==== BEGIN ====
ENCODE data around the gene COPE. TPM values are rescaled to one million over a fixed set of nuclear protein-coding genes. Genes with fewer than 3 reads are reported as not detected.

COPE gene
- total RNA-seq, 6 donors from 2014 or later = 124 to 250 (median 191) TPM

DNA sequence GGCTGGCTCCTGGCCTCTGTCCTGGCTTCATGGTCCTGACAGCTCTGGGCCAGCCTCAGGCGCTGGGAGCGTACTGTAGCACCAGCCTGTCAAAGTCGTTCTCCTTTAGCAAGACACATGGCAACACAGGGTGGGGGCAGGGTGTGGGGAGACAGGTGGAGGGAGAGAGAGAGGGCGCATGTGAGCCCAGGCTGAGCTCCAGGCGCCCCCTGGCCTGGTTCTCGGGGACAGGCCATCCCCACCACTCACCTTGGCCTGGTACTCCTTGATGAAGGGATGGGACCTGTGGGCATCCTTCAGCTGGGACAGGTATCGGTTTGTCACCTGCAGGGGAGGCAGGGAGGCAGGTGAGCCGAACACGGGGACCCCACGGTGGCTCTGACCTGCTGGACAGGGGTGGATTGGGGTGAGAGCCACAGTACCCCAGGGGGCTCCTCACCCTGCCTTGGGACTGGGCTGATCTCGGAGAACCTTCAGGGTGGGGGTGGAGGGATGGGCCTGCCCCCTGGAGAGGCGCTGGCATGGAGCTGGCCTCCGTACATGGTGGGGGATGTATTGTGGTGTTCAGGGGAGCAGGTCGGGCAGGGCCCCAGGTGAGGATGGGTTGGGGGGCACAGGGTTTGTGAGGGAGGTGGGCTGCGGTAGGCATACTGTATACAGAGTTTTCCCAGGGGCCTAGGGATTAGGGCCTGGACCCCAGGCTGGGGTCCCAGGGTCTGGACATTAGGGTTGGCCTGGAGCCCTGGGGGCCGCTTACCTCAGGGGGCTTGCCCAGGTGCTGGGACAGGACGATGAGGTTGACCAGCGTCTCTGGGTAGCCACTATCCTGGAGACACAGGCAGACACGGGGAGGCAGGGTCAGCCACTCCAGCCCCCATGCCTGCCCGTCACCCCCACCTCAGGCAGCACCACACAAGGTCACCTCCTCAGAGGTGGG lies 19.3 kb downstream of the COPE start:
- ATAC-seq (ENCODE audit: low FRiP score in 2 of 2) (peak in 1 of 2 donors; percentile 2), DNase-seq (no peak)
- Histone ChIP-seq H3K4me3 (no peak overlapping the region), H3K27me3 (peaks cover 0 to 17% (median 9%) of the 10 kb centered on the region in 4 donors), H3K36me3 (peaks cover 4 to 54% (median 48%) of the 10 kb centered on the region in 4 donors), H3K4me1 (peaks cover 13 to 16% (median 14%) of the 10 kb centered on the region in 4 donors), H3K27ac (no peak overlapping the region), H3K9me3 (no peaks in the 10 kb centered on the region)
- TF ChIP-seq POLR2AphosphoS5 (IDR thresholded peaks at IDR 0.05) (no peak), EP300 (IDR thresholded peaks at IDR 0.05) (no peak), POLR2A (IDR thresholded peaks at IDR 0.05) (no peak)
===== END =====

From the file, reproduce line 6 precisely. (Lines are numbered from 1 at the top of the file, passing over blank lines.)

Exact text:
- Histone ChIP-seq H3K4me3 (no peak overlapping the region), H3K27me3 (peaks cover 0 to 17% (median 9%) of the 10 kb centered on the region in 4 donors), H3K36me3 (peaks cover 4 to 54% (median 48%) of the 10 kb centered on the region in 4 donors), H3K4me1 (peaks cover 13 to 16% (median 14%) of the 10 kb centered on the region in 4 donors), H3K27ac (no peak overlapping the region), H3K9me3 (no peaks in the 10 kb centered on the region)